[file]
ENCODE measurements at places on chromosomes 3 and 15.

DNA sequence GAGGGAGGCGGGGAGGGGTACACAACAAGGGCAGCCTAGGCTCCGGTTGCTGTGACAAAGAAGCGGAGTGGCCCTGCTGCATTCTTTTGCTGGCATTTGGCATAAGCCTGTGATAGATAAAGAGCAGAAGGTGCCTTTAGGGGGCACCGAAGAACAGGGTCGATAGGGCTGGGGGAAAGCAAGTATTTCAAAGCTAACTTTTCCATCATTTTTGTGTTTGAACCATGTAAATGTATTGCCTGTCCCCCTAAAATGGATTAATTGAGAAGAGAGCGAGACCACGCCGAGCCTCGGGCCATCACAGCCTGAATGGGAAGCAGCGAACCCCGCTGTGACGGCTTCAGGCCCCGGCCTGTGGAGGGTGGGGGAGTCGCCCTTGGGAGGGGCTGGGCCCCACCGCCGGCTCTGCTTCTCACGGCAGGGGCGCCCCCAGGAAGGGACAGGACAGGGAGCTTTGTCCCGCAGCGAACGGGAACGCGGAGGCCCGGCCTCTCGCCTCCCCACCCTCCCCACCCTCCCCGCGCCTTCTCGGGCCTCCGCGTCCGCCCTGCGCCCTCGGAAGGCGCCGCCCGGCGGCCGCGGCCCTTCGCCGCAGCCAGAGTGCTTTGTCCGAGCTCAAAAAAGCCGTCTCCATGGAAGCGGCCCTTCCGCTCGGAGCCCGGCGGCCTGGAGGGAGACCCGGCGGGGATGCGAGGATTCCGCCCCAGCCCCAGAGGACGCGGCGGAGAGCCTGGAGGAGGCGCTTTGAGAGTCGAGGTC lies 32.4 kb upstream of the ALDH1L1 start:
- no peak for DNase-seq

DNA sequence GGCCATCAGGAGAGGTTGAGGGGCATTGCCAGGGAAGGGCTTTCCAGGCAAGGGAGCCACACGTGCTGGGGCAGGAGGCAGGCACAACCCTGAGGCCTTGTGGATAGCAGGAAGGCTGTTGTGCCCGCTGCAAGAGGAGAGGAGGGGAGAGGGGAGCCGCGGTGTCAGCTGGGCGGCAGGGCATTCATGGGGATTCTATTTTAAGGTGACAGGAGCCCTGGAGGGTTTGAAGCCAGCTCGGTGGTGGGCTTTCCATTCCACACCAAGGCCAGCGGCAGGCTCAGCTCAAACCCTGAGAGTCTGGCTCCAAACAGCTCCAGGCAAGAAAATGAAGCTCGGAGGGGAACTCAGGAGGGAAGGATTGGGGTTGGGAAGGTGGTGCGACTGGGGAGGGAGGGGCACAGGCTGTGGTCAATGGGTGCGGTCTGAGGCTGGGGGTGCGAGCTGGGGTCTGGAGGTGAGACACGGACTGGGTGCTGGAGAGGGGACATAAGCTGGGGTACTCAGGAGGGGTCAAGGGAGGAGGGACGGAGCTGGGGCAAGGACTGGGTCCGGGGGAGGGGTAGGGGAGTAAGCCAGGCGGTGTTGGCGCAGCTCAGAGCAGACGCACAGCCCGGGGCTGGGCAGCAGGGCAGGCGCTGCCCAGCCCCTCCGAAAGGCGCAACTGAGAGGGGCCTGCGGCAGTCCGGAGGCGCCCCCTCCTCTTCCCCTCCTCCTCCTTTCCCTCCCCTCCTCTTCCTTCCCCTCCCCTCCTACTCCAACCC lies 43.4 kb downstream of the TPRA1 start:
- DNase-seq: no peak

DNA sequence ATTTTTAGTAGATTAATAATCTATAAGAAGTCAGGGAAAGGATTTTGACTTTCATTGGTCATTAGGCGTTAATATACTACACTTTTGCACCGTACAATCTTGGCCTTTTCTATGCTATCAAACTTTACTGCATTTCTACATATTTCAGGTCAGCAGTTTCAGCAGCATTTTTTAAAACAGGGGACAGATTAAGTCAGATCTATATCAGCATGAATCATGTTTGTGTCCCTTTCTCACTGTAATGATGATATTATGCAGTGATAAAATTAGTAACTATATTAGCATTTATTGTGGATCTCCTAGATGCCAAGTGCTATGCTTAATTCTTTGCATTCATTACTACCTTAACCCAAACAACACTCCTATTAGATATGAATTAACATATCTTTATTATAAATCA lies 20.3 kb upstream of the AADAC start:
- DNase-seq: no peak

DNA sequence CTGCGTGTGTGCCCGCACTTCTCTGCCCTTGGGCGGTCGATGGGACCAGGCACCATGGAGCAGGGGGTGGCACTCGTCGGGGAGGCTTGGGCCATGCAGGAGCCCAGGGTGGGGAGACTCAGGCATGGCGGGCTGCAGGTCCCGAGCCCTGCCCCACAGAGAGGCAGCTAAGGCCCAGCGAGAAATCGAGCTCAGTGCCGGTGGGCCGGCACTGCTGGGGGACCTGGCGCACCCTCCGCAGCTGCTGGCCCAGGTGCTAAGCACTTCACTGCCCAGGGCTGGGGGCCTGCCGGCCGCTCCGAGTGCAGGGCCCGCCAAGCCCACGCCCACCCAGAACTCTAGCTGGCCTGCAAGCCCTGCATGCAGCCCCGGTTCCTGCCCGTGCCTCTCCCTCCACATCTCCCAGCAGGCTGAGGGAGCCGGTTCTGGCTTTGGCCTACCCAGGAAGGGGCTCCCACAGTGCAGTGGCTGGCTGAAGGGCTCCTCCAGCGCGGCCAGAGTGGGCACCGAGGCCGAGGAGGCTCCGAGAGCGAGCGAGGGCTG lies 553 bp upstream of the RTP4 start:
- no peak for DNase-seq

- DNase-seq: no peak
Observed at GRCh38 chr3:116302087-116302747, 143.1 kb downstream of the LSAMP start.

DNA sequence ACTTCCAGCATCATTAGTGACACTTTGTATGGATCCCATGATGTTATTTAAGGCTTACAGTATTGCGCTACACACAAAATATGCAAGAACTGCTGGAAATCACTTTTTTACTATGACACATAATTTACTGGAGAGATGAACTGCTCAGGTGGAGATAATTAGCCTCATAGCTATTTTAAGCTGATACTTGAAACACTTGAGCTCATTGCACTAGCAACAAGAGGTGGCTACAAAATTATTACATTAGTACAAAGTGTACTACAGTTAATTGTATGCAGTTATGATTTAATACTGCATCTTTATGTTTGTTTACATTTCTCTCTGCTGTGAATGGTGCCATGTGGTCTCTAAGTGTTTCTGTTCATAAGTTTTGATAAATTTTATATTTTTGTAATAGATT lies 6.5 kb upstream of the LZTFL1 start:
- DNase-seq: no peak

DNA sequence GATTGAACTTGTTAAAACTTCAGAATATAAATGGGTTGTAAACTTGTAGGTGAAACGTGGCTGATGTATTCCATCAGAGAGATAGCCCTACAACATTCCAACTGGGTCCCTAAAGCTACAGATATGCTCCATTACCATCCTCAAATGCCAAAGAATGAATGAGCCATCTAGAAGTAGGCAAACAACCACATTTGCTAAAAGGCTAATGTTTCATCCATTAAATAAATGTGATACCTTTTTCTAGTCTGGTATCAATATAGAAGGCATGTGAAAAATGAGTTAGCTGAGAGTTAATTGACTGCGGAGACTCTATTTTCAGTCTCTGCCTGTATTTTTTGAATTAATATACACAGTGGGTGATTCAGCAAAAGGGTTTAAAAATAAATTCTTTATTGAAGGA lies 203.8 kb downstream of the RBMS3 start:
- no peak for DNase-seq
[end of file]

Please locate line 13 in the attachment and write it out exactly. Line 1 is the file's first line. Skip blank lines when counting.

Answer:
- DNase-seq: no peak